• Status: Solved
  • Priority: Medium
  • Security: Public
  • Views: 600
  • Last Modified:

passwd

I have been working with tcl and expect trying to get an html page to change a users name and password for them.

Either I did something or the expect program did something.

Now when I log on to the Unix box and type passwd I get the following response:

passwd: Changing password for 'username'
Permission denied

However, when I log on as root it still works.

Can anyone help me?
0
afpcos
Asked:
afpcos
1 Solution
 
jlevieCommented:
Try executing passwd with the absolute path, e.g., /bin/passwd. I'll bet your expect script is named passwd and it's being found before the system copy (like when "." is in your path ahead of everything else).
0
 
afpcosAuthor Commented:
jlevie...

I get the same response from the system when I enter /bin/passwd.
0
 
jlevieCommented:
Rats, it's not going to be nice & easy...

What Unix are you using? The ones I have direct access to (Solaris, Linux & Irix) all show passwd to be owned by root and suid to root. Perhaps the ownership/mode of the passwd executable has changed. Also possible is that your passwd isn't actually in /bin and you're not executing the actual passwd executable. What did you name your expect script? If you do "file /bin/passwd" what does it say?

0
Concerto Cloud for Software Providers & ISVs

Can Concerto Cloud Services help you focus on evolving your application offerings, while delivering the best cloud experience to your customers? From DevOps to revenue models and customer support, the answer is yes!

Learn how Concerto can help you.

 
freesourceCommented:
I wouldn't be too surprised if the permissions are wrong on the actual passwd file, check that, too.
0
 
freesourceCommented:
for the above .. i.e. not the executable, but where the passwords are written.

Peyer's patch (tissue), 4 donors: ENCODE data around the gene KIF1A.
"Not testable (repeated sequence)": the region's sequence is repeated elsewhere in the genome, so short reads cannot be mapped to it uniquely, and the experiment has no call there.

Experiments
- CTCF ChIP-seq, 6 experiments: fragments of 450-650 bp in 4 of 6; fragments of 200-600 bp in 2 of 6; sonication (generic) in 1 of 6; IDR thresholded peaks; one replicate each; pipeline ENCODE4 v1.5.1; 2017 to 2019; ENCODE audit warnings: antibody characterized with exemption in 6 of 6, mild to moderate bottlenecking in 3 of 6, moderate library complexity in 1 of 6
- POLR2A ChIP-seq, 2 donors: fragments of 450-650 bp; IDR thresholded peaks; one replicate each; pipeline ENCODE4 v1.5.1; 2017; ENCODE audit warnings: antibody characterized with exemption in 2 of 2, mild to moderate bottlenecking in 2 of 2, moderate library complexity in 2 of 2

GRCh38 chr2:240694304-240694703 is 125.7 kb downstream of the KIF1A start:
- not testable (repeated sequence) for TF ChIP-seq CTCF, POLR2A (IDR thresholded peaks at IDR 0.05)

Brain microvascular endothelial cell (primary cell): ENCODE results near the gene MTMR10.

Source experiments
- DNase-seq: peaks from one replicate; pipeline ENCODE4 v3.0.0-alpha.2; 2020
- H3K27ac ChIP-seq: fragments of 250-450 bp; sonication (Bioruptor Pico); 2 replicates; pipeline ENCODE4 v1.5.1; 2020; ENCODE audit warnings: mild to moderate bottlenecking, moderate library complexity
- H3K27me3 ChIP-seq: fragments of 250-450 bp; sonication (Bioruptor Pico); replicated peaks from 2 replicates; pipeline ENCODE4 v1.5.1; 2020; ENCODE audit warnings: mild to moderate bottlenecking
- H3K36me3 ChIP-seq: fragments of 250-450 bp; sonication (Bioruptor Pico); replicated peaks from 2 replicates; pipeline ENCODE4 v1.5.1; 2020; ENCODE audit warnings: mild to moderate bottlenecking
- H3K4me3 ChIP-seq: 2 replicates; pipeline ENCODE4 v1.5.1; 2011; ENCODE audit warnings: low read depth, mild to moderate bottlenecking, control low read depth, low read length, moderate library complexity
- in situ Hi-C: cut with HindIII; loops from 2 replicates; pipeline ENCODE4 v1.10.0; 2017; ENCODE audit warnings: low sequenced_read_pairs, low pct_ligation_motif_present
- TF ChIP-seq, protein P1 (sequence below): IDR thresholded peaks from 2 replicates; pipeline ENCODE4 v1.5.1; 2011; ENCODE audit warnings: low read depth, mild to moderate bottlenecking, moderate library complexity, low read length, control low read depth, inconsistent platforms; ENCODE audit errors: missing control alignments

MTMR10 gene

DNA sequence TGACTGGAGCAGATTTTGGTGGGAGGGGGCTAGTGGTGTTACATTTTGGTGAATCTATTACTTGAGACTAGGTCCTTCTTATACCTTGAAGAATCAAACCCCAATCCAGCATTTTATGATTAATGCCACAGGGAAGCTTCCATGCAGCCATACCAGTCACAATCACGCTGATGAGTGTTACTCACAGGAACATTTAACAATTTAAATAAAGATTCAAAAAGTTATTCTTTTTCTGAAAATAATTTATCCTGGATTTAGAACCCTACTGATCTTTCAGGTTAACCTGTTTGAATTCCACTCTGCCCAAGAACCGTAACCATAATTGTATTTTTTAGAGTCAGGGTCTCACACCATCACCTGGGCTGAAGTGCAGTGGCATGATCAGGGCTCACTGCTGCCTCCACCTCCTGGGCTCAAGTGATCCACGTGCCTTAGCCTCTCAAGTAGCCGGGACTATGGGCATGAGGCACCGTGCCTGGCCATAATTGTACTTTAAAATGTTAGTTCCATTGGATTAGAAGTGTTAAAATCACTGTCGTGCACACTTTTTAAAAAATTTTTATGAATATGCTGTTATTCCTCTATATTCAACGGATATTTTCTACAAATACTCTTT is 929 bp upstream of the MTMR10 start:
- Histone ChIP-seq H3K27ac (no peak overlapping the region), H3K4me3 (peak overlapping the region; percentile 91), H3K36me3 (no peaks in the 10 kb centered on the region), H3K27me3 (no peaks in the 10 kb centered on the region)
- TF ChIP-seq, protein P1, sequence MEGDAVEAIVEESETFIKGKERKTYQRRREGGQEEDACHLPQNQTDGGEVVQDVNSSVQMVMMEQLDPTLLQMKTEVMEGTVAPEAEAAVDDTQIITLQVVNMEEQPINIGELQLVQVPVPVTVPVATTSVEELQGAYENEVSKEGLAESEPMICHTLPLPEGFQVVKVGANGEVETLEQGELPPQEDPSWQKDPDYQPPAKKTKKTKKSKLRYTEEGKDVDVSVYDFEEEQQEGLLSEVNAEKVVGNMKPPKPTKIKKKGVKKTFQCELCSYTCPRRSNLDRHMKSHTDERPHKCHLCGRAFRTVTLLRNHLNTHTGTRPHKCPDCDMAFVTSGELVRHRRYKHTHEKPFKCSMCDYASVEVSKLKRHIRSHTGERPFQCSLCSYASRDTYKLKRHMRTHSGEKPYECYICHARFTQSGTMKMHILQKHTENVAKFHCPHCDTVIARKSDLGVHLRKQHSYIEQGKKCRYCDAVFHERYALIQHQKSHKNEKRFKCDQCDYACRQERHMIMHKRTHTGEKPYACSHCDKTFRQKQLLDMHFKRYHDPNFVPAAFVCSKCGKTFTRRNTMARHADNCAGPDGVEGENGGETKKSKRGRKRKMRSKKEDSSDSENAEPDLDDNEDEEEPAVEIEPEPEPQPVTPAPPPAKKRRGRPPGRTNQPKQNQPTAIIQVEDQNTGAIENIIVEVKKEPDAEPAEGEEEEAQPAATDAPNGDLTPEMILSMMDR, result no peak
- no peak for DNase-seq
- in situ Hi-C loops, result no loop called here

0
 
jlevieCommented:
Re: freesource's comment... Good point, we don't yet know which Unix it is and how it would behave if the perms on /etc/passwd [and maybe shadow] weren't right. /etc/password typically is owned by root and mode rw-r--r--, shadow r--------. I know that Solaris, Linux & Irix don't appear to care ('cause I just tried with the perms wrong), but...
0
 
samriCommented:
afpcos,

Just wandering: are you trying to change you own password or sombody else password?  Only root (or root equivalent) are allowed to change other users password.

And from the browser, the script is running under what userid.  Normally, the CGI scripts will be executed under the WEB server UID (which is normally nobody).  If this is the case, try to get your scripts to be suid root, and check your web server configuration on how this could be achieved.

good luck,

samri
0
 
cartoon022100Commented:
Hi,
from root try editing your /etc/passwd file to remove the encrypted password
after writing try to logon.May work :-)
0

Featured Post

What does it mean to be "Always On"?

Is your cloud always on? With an Always On cloud you won't have to worry about downtime for maintenance or software application code updates, ensuring that your bottom line isn't affected.

Tackle projects and never again get stuck behind a technical roadblock.
Join Now